Deep Reefs

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Mesophotic Reefs

The term "mesophotic" has been used to describe a pelagic life zone and has been applied benthically to British subtidal seaweed assemblages. Recently, "mesophotic" has been used to describe a class of coral reefs living at the deeper extents of the photic zone.

Mesophotic reefs are relatively unexplored due to the time limitations inherent to SCUBA surveys. They are, however, of increasing scientific interest because they have the potential to cover large areas, harbor ecologically important species, and provide a potential refuge from warm surface waters.

Here we provide two examples of mesophotic reefs surveyed with landscape mosaics. Because mosaic surveys of up to 400 square meters can be accomplished in under an hour, mosaics are one of the easiest ways to survey hard to reach areas where survey time is limited. The images here were acquired by divers, but we have also made mosaics using video acquired by a remotely operated vehicle (ROV). The abitility to explore and monitor mesophotic reefs either remotely, or with minimum dive time, greatly increases the ability to study and detect future changes in this relatively unexplored reef habitat.

The first area where mosaics were used to map a portion of a mesophotic reef was in the "Sherwood Forest" area of Dry Tortugas National Park, Florida (Fig. 1). These data were acquired to assess the practicality of assembling mosaics from naturally illuminated imagery at the deeper limits of most scientific diving expeditions.

Figure 1: Mosaic of a deep reef community (depth = 30 m) dominated by stony corals (primarily Montastrea spp.) in the Dry Tortugas, Florida. White squares are PVC quadrats 0.5 m on a side.

Based on the success of the Sherwood Forest mosaic, we began to support Tyler Smith and colleagues at the University of the Virgin Islands who are monitoring an extensive area of mesophotic reefs along the southern Puerto Rican shelf. Four permanent monitoring stations have been established between 25 to 50 m depth within the Marine Conservation District, St. Thomas, US Virgin Islands (Fig. 2). A mosaic from one of these sites (at reduced resolution to accommodate downloading) is shown below (Fig. 3).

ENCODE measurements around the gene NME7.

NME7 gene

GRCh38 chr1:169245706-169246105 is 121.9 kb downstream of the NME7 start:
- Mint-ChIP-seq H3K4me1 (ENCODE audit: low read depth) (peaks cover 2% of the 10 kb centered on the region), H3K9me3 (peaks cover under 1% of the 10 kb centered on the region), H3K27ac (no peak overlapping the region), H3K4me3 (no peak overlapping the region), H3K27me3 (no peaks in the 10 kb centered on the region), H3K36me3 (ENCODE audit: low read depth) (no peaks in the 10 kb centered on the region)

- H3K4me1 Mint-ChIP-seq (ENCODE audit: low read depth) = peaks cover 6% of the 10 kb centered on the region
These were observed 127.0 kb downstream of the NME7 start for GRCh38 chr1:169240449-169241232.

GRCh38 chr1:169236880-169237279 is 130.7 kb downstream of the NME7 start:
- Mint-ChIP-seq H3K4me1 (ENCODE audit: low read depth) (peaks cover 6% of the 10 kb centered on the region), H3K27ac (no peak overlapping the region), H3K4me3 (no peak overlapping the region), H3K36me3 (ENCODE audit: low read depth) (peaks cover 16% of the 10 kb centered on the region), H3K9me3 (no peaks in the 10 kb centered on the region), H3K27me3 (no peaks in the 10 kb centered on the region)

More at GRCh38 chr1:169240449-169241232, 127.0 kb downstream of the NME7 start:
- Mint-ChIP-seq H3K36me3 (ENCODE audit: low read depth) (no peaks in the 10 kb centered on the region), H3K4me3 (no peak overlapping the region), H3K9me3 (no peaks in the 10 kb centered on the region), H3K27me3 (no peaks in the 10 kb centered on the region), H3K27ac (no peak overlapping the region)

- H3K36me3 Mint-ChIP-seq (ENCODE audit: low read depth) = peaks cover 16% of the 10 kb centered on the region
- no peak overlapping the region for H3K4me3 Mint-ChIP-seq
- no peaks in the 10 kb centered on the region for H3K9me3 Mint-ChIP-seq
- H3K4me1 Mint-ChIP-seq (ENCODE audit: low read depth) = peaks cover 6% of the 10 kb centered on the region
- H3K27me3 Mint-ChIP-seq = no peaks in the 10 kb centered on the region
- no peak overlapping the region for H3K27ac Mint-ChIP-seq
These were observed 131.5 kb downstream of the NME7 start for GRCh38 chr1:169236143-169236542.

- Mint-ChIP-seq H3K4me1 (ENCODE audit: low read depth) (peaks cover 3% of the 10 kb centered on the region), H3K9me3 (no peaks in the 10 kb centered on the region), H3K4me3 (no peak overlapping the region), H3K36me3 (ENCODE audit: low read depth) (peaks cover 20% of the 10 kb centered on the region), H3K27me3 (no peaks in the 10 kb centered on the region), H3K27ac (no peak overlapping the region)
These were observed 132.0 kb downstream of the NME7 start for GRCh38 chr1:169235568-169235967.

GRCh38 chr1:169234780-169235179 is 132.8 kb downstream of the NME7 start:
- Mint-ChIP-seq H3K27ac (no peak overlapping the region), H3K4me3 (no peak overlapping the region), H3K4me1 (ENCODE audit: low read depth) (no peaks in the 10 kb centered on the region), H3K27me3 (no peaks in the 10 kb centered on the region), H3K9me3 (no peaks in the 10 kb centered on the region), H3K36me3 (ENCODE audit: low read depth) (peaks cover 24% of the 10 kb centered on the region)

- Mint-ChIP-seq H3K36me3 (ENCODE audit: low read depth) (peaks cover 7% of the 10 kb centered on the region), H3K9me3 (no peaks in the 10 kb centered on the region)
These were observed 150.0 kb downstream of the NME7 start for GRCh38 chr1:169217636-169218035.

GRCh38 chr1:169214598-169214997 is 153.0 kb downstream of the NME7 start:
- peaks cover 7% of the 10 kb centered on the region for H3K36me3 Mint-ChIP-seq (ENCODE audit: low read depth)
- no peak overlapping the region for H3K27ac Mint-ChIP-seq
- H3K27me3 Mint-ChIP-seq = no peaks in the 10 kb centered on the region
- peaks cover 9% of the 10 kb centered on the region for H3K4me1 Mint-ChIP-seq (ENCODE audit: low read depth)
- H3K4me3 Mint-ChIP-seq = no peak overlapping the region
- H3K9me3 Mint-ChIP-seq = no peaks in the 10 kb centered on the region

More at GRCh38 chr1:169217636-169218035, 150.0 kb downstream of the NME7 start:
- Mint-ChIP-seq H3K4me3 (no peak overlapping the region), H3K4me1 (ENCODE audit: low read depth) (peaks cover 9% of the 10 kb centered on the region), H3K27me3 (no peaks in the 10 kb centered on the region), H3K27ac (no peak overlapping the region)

Figure 2: Locations of monitoring sites. Top: Map of the Caribbean. Center: Map of the Puero Rican shelf and surrounding bathymetry. Yellow box indicates area cut-out for the bottom panel. Bottom: Permanent mosaic image sites were established at MCD S166 (2 sites), College Shoal E, and MCD Mosaic 3. North is up

Figure 3: A deep coral hillock (42 m) in the Marine Conservation District, St. Thomas, US Virgin Islands. This image is from the site labeled "Mcd Mosaic" in Fig. 2. The red-form Montastraea cavernosa in the upper center is at the top of the hillock, about 2 m above the corals on the side of the hillock, at the bottom of the picture. Mosaic images were used in this no-take marine protected area to establish long-term monitoring plots in an effort to understand a wide-spread coral mortality event and other recurring processes that may affect reef development in these poorly studied mesophotic reefs. PVC quadrat in the center of the mosaic is 0.5 x 0.5 m.

References:

Nemeth RS, Smith TB, Blondeau J, Kadison E, Calnan JM, Gass J (2008) Characterization of deep water reef communities within the marine conservation district, St. Thomas, U.S. Virgin Islands. Submitted to the Caribbean Fisheries Management Council. University of the Virgin Islands, St. Thomas 87 + appendices

Smith TB, Blondeau J, Nemeth RS, Calnan J, Kadison E (in prep.) Benthic structure and cryptic mortality in a Caribbean mesophotic coral reef system, the Marine Conservation District, U.S. Virgin Islands